A copyright for a book is good for how long?


Could I print my own copy of the Musketeers and sell it for profit; or is there still someone who owns the copyright for such classical books?

What about the traductions? If I traduct myself the Musketeers in english; could I sell it for profit and call it “The Three Musketeers”

Would I have to copyright my traduction and if so, this new copyright will be effective for how long?

Finally, is there any other legality regarding printing and selling classic novels?

thanks a lot

If you’re looking for the duration of copyright, check this. (I got it from another SDMB user in a recent thread on movie copyright).

For your other questions: Yes you may legally print your own copy of the Three Musketeers and sell it. As you can see, copyright should have expired (the Dumas’s have died, haven’t they, the son and the father, no?).

A translation is a copyrighted work in itself, effective for life plus 70 years in US and Europe (I don’t know about elsewhere). If you decide to make a new translation you may thenceforward do with it as you please, just like any author would. However, be careful that you are not exposed to other translations so you cannot even accidentaly take over their solutions.

If you translate a work that is still copyrighted, however, the result will have a dual copyright of you and the original author.

I do not know whether or not there are other regulations on ‘classical novels’ (meaning works on which copyright has expired).

Generally, something is public domain in the U.S. for the life of the author plus 70 years. For a variety of reasons, any work publishing in the U.S. prior to 1924 is in public domain* (this is true even if the author lived so that life + 70 would seem to be in effect).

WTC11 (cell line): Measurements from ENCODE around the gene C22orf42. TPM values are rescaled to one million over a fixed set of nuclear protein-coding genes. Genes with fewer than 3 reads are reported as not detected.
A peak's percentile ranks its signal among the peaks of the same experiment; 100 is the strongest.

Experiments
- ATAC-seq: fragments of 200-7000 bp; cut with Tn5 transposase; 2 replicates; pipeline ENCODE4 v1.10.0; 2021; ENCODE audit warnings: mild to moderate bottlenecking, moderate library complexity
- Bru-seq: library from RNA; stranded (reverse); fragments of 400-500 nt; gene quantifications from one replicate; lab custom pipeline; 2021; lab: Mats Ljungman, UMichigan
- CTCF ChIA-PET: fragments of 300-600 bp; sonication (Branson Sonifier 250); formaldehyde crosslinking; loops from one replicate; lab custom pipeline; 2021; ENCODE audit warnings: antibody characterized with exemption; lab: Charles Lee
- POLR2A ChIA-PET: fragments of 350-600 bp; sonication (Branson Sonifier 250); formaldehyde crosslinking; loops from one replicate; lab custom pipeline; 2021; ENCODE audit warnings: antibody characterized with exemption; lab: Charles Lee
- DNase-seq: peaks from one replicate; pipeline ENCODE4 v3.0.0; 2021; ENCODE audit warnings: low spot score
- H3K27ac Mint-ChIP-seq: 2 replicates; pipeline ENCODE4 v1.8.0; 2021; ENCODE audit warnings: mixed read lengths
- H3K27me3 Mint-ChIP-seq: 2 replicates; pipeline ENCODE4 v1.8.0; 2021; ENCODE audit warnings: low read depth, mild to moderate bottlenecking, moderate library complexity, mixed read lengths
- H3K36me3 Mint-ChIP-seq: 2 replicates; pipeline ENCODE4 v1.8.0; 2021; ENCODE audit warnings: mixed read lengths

If a work is in public domain, you can do whatever you want with it. (That’s why you’ll notice that often when a PD novel is reprinted, there will be an essay discussing it. The essay can be copyrighted, and that notice might fool some people into believing the work is).

“The Three Musketeers” is PD and you can reprint it, translate it, etc. as long as you use the original Dumas version.

*One important exception: Peter Pan, which is under a permanent copyright that will never expire as long as the hospital that Barried deeded it to stays in business.

So, lets say I would like to start my own company that prints books; where would I go in order to get those texts?

Are they available on the internet so I can just print them through my computer to the printing press?

Many public domain works can be found at Project Gutenberg.

You can even use widely available typesetting languge LaTeX (it is pronounced “LAY-tech” and is common among math folks). It can nicely do all those midword hyphens (dashes?) to make justified type look professional.

Is that all there is to professional publishing? Probably not.

Peter Pan, it is my understanding, is considered public domain in the US. Copyright and other intelectual property rights vary from country to country. You can find it on the aformentioned Project Gutenberg.



Everything I think of already exists…

I was asking all these printing and copyright questions because I had the idea of doing something like “Project Gutenberg” and thought I might get stinking rich in the process…

but I guess not…

Nevertheless, I’ll try to think of something else

::Runs back to his thinking whole::